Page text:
Courtesy Kandace York/Toledo Zoo
What happened to the zoo animals when the city of Toledo was told to not drink or bathe in the water?
When I read last week about the water advisory in Toledo—400,000 Toledo-area residents unable to drink or bathe in their tap water because of an algae bloom on Lake Erie, the city’s water source—I rushed to find a farmer who was affected. What a nightmare, I thought, to not be able to irrigate your crops or water your livestock, never mind the effects you’d feel on your personal life. Instead of interviewing a water-advised farmer, I found one who instead of bemoaning her loss, used her well help out other four-legged friends. I thought this was a nicer story.
With more than 9,000 animals in the care of the Toledo Zoo, you might imagine that a bit of water gets used there every day. And it’s not like you can explain to a polar bear that it can’t take a swim today because Lake Erie is in crisis. Enter Waterville, Ohio, farmers Susan Muenzer, a CSA vegetable farmer and co-owner of Nilsson Landscaping, and Chuck Thomas, a corn, soybean, hay and cattle farmer. (Did you note the name of the town where these folks live?) These neighbors delivered nearly 5,000 gallons of water to the Toledo Zoo using landscape trucks and water tanks to provide drinking water for the animals. An additional 13,000 gallons of water were brought to the zoo by government agencies, including area fire departments to use in the animals’ pools.
“It was nice because we had farmers in the area who had wells and could share their water with us,” says Jeff Sailer, Toledo Zoo executive director. It wasn’t just these farmers who offered help, either. Jeff said people were offering the zoo bottled water, too, but with the farmers’ and government agencies’ water sources, the zoo was able to redirect those donations elsewhere.
I immediately thought it was risky to send out so much water from your own well, knowing firsthand how quickly water reserves can run dry if they’re not managed thoughtfully. However, Muenzer said that while her area was short of rain by about 4 inches since the beginning of July, they’d had plenty of rain and snow over the winter and spring, so water reserves were right where they needed to be this time of year.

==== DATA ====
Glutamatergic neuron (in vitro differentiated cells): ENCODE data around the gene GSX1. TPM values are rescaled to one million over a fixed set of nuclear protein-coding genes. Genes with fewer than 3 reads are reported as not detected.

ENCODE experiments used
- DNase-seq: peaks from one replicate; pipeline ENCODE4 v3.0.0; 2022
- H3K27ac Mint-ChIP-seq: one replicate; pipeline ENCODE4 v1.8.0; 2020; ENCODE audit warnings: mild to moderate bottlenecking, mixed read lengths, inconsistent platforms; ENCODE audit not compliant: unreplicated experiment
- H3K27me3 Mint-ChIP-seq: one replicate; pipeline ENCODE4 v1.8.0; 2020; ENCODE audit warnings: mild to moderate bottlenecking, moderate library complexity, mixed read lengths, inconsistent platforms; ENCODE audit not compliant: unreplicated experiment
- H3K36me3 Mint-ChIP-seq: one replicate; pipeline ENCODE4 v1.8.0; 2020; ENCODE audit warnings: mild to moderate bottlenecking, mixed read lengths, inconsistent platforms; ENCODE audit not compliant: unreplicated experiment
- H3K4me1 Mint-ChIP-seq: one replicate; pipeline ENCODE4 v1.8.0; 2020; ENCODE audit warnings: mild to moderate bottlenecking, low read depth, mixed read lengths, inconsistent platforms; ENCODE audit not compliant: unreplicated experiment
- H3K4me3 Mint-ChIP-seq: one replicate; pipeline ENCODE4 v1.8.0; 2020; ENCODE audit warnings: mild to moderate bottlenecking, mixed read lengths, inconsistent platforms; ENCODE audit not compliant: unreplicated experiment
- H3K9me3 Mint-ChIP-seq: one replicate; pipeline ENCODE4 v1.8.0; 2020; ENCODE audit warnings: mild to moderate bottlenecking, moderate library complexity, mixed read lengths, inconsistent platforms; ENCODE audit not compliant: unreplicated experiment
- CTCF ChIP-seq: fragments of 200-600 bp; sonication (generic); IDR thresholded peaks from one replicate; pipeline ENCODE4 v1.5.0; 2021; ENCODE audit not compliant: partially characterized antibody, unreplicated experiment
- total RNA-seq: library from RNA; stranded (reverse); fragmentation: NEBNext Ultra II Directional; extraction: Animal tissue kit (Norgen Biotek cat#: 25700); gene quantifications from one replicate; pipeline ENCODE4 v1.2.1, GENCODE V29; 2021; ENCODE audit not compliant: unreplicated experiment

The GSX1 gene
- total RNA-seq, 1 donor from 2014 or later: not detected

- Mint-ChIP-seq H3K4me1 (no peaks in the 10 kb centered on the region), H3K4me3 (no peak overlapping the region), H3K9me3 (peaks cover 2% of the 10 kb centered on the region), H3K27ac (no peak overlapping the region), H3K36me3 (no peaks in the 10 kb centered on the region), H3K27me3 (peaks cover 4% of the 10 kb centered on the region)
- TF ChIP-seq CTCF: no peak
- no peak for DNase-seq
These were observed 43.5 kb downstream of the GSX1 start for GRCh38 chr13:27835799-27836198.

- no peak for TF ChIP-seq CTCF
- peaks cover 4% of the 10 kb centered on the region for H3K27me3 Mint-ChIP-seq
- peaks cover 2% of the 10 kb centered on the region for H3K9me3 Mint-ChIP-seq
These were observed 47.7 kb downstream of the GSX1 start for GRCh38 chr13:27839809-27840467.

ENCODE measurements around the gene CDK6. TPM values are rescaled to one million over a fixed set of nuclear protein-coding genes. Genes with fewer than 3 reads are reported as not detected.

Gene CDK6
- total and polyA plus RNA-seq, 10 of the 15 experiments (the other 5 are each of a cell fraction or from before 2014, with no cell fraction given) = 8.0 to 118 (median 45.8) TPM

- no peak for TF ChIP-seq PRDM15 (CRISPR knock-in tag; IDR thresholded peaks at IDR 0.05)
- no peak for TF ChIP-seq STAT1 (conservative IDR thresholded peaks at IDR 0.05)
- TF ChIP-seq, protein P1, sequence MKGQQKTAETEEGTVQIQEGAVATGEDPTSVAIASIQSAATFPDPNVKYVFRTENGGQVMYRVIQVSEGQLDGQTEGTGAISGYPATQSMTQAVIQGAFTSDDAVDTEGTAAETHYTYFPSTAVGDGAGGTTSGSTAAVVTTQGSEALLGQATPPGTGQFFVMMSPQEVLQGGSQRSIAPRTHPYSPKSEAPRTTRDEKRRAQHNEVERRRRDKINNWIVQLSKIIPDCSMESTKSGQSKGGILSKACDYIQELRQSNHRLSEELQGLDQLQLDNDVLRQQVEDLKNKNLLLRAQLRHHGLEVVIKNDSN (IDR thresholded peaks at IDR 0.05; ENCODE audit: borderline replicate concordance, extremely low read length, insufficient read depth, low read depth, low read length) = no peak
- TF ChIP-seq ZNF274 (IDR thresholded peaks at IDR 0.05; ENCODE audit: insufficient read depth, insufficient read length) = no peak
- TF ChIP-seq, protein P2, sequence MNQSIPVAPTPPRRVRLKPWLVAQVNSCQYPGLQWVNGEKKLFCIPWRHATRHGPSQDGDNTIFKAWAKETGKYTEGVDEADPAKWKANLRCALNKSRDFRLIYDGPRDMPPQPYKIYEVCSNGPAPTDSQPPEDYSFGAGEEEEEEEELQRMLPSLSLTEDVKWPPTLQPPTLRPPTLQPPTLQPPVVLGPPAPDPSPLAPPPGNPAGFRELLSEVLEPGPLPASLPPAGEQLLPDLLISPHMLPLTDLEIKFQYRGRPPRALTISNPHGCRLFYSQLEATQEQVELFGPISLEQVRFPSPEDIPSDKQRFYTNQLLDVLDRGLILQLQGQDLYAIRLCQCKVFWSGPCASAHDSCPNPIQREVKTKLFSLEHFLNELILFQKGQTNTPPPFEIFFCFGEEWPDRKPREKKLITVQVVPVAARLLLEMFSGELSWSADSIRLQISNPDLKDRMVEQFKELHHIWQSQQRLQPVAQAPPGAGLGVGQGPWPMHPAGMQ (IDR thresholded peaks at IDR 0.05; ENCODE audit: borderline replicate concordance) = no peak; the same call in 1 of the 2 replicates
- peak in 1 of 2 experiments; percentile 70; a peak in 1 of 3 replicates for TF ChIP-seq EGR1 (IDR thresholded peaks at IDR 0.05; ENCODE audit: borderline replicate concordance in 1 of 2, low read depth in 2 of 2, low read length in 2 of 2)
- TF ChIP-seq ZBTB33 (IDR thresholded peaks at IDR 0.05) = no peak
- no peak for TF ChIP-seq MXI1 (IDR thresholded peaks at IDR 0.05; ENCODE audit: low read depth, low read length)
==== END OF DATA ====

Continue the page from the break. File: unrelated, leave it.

Courtesy Andi Norman/Toledo Zoo
Muenzer has ties to the zoo, too, as Nilsson Landscaping works on its paving and landscaping projects. The zoo reached out to her as a natural ally when the water advisory was issued.
“The zoo is such a positive part of our larger community—we were happy to help them. Like most people in the area, people helped out whoever was in need,” Muenzer says. “I am proud of our community for the calm and quick response to such an emergency.”
A Wake-up Call for Farmers
All niceness aside, let’s let Toledo’s misfortune be a wake-up call for all of us. The Toledo water advisory made major headlines because of the size of the population affected. There are smaller water advisories happening around us every day that we just don’t hear about. Our water is so, so precious. Most of us take it for granted every day, but there are things we can do around the farm and in the home to conserve.
Nutrient-management practices among farmers is being questioned right now, as well, as the algae bloom in Lake Erie that triggered this water crisis is being blamed on phosphorous levels. High phosphorous concentrations come from manure and fertilizer run-off—particularly from industrial agriculture—and from sewage. Now, readers, is the time to put together a nutrient-management plan, no matter how small your farm’s nutrient contribution might be to your watershed. Some states and counties require this document already, and those that don’t now will surely very soon.